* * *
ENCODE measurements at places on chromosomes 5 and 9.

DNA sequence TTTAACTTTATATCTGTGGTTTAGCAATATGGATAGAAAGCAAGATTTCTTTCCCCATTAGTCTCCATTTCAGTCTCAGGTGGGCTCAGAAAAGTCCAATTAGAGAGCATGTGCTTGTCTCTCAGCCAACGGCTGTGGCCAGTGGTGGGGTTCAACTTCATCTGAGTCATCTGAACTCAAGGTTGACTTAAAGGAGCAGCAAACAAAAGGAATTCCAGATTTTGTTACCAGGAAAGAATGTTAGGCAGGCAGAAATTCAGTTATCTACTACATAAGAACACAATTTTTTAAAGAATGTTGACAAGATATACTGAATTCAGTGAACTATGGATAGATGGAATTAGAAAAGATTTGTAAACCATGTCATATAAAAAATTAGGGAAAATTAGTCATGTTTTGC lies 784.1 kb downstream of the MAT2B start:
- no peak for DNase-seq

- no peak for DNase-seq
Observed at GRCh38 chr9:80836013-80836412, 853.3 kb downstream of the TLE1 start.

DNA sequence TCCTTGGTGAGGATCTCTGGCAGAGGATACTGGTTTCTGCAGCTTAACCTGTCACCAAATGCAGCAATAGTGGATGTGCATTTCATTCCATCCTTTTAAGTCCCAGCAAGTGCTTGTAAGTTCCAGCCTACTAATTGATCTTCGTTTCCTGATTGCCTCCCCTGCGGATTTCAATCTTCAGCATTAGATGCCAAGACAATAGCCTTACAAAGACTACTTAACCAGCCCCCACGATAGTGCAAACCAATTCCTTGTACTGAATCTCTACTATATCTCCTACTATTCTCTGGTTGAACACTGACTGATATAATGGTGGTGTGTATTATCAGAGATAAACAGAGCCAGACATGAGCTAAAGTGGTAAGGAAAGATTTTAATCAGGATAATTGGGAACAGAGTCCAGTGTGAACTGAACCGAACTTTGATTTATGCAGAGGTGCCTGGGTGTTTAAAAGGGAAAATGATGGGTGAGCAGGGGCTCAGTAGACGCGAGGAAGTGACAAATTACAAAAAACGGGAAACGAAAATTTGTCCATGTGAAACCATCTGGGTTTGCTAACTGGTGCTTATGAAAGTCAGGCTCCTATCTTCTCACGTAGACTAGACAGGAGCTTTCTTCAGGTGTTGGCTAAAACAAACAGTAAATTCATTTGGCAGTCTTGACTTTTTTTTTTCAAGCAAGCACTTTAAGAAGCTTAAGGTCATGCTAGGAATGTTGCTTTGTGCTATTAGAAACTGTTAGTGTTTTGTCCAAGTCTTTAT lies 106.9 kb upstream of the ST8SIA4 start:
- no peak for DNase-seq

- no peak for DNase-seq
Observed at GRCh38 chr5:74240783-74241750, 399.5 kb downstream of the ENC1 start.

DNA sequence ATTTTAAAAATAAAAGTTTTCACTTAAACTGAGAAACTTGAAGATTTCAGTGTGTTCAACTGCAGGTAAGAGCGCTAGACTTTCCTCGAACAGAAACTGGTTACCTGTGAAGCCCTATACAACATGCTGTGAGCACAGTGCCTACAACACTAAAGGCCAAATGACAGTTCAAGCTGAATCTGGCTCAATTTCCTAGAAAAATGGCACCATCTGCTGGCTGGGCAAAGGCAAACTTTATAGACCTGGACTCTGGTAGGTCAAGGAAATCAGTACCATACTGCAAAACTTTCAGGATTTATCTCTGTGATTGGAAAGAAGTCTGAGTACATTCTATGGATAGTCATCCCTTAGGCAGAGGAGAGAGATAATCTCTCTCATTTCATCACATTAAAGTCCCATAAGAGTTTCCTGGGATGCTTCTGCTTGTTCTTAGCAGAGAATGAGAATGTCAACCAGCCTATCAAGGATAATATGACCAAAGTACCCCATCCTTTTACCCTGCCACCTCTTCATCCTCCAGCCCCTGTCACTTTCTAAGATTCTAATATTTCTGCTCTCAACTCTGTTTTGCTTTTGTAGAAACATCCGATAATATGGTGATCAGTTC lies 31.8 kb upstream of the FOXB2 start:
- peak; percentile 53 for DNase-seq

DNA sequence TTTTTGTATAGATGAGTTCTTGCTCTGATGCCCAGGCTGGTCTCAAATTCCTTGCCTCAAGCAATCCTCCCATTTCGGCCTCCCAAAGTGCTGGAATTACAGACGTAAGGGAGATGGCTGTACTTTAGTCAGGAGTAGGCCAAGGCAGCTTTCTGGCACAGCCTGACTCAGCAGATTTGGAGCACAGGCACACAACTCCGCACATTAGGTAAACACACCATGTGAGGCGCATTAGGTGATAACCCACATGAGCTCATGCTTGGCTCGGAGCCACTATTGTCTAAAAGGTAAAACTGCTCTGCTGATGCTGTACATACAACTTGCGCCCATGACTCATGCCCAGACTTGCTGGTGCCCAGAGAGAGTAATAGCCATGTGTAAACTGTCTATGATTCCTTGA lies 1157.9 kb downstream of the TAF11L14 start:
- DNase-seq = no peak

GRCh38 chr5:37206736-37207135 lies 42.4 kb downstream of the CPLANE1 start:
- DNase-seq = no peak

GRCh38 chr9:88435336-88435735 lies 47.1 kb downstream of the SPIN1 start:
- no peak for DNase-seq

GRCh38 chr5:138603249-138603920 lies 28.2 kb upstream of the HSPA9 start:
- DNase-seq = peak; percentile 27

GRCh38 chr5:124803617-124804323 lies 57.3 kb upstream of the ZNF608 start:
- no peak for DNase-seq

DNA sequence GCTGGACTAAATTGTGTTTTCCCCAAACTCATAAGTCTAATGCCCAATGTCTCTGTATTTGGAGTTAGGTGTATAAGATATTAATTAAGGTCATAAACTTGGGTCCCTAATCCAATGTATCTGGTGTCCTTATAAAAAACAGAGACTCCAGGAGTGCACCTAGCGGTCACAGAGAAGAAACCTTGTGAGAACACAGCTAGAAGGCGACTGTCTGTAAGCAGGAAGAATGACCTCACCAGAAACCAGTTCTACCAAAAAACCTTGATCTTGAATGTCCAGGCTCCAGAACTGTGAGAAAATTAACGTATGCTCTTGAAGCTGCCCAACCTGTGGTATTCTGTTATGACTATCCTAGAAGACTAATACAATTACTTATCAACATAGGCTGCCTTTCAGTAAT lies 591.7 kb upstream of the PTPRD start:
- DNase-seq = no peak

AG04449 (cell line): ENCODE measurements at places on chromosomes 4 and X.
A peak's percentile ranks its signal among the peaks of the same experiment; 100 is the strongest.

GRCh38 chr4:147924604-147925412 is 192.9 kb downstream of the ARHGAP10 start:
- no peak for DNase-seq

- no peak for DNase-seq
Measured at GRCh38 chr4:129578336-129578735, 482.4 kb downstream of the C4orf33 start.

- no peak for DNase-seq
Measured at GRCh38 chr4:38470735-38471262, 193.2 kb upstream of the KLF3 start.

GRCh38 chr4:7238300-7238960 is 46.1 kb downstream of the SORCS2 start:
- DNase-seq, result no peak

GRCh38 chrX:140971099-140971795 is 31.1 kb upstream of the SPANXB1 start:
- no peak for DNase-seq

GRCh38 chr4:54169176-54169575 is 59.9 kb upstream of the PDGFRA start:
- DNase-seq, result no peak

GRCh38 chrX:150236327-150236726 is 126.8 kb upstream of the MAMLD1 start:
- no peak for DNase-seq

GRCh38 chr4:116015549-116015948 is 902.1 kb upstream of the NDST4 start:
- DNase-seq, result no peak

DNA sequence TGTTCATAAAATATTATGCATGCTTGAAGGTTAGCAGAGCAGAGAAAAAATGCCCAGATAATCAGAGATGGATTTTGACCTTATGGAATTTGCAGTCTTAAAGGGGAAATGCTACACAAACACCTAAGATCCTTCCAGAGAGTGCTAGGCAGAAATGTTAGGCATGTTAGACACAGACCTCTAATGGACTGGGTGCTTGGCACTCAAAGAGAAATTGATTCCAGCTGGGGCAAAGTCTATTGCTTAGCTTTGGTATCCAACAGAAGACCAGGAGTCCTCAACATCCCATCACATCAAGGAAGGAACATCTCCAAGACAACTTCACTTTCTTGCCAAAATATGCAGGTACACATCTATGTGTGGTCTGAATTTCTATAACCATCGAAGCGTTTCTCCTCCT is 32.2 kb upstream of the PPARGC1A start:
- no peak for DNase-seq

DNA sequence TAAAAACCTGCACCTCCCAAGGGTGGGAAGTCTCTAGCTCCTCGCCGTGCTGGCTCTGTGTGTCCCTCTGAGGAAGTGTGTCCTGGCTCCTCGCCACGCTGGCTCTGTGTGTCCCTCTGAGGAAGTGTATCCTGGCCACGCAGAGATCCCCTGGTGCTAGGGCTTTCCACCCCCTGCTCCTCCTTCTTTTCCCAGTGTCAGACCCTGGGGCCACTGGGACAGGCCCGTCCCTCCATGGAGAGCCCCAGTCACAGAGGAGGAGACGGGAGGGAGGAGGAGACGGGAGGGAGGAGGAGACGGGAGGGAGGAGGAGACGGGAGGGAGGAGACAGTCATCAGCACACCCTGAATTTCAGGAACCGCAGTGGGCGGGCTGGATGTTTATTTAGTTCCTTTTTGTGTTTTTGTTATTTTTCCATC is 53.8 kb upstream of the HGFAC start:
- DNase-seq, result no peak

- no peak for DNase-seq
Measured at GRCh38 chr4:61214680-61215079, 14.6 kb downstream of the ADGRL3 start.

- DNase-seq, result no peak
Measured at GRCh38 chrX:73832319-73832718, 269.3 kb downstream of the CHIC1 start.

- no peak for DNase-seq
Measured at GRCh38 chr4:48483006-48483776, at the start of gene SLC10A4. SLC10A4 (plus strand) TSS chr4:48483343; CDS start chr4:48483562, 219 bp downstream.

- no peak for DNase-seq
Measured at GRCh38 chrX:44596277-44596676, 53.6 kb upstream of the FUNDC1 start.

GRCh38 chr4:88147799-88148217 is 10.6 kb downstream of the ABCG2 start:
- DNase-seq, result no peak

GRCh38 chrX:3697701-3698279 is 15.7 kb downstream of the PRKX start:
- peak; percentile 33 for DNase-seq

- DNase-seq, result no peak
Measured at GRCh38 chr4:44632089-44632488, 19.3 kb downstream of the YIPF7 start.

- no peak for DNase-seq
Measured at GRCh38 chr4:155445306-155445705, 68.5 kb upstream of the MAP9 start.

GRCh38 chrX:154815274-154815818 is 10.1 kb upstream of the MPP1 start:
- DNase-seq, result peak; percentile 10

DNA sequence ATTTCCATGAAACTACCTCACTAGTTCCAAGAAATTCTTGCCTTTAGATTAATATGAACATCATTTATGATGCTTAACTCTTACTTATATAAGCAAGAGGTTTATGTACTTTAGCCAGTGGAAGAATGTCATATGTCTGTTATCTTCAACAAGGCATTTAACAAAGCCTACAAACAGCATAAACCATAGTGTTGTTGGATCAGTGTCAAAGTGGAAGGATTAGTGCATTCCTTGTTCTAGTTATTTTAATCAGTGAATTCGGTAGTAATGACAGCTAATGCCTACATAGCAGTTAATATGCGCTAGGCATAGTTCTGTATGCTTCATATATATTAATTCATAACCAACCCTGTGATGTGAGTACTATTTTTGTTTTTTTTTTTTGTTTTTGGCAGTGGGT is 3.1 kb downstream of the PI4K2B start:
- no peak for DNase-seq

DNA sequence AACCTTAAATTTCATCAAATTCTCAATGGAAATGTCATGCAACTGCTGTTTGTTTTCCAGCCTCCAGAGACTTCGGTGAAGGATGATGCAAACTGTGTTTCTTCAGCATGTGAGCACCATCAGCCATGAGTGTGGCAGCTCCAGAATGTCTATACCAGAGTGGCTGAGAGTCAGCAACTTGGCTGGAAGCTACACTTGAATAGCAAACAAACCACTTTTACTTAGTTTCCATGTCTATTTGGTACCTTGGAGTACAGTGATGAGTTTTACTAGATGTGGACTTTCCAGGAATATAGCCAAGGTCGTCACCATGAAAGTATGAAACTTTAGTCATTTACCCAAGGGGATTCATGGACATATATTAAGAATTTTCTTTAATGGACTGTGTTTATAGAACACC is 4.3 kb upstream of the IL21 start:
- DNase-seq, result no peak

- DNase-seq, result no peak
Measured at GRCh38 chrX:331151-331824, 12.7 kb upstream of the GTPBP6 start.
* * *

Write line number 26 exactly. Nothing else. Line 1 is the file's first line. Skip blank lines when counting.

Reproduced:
GRCh38 chr4:147924604-147925412 is 192.9 kb downstream of the ARHGAP10 start: